With careful choices, you can have your cake and eat it

Diabetes is a disease that is close to my heart, as it runs in my family ("Wanted: Feedback for war on diabetes"; Sept 25).

I have been actively controlling my risk factors since my mid-20s. I watch my daily saturated fat intake and added-sugar intake to stay within health guidelines most of the time.

There has been much misconception that eating healthily equates to eating "rabbit food". This need not be so. Recipes, such as those by Israeli-born British chef Yotam Ottolenghi, can be vibrant and flavourful yet wholesome.

From my experience, it is still possible to "have one's cake and eat it", by minimising total sugar intake and keeping mostly to a whole-food diet.

I usually eat basmati rice, buckwheat noodles, pasta and quinoa, which generally have a lower glycaemic index than white rice. I also make my own almond butter. My beverages of choice are plain water and unsweetened soy milk.

I admit to a weakness for French pastries and dark chocolate. I just try not to overindulge and pick only the best so as not to waste elevated glucose level and fat on sub-standard desserts.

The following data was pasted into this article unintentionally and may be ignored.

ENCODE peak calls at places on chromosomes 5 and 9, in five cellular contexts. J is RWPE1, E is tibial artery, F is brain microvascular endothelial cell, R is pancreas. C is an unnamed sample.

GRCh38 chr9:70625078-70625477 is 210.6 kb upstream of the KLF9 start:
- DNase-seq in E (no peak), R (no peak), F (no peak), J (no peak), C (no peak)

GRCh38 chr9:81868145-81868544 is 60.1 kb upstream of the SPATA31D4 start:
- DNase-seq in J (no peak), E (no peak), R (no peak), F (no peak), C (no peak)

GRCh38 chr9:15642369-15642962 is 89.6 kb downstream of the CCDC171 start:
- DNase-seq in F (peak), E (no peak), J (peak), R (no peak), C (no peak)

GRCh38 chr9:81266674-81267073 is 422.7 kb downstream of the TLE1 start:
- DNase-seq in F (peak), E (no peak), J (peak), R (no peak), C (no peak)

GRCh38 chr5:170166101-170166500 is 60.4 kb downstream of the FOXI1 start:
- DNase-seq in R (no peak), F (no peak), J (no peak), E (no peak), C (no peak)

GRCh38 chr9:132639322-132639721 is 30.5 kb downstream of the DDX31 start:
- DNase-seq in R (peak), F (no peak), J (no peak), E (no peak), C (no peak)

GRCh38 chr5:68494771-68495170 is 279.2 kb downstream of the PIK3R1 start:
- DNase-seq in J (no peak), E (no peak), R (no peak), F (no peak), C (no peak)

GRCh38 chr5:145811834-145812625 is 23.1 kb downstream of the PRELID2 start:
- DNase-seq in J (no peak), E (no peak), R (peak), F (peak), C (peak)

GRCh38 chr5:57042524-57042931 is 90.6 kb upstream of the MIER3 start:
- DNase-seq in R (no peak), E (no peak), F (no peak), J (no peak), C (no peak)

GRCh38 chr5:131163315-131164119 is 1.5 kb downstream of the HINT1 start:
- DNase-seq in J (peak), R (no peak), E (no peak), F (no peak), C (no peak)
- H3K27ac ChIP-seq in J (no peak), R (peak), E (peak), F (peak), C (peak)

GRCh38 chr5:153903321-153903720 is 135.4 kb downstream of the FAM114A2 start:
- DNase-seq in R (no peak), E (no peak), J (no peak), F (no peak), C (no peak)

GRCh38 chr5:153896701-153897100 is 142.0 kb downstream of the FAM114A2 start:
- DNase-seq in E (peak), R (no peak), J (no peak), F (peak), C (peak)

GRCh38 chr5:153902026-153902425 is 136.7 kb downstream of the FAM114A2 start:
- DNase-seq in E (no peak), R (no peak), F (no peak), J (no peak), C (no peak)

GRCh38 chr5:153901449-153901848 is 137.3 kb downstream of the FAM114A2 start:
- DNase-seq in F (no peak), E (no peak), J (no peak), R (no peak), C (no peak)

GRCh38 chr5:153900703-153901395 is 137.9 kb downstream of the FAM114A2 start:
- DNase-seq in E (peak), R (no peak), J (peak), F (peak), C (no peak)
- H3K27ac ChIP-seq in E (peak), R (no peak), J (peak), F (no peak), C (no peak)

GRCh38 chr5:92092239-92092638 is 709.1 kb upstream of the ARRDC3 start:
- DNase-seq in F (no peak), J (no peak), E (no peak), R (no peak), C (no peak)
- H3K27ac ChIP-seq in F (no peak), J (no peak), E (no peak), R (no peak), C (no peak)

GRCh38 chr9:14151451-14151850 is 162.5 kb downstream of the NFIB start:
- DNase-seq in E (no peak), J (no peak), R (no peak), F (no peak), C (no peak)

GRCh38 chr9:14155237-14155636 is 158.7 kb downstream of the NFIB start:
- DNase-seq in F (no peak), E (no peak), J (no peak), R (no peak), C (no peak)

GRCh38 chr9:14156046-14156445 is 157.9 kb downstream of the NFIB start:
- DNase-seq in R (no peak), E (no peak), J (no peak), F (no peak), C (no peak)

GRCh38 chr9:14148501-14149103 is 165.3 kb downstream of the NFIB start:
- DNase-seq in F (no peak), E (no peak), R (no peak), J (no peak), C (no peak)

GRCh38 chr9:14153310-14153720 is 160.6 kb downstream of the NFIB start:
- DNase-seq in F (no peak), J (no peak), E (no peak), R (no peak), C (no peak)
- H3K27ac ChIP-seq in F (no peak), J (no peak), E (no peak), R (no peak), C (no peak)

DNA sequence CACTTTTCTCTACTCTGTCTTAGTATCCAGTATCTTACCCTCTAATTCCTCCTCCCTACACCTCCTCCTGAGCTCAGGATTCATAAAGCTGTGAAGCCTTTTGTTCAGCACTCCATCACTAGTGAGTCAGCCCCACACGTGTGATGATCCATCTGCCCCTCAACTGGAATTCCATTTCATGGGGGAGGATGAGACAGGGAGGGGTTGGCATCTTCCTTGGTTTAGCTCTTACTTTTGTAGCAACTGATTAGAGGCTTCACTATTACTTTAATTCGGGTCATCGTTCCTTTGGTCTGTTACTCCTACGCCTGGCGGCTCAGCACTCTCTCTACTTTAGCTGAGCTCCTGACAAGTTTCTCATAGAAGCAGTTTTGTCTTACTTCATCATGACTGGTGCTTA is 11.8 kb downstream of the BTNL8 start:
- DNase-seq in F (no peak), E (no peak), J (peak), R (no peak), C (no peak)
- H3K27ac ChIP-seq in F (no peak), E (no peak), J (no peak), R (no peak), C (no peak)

To overcome my exercise inertia, I set my alarm clock three times a week so I can hit the gym for a 20-minute brisk walk on an inclined treadmill. Housework and regular walking make up the rest of my weekly exercise quota.

My recent results from the Stop Diabetes screening programme proved that a dessert and chocolate lover who makes careful food choices can still maintain a normal body mass index and normal blood glucose, cholesterol and pressure levels in middle age, despite her family history.

The day may yet come when diabetes finally finds me, as I am fighting against my genes, but I am determined to delay its onset for as long as possible.

Liu I-Chun (Ms)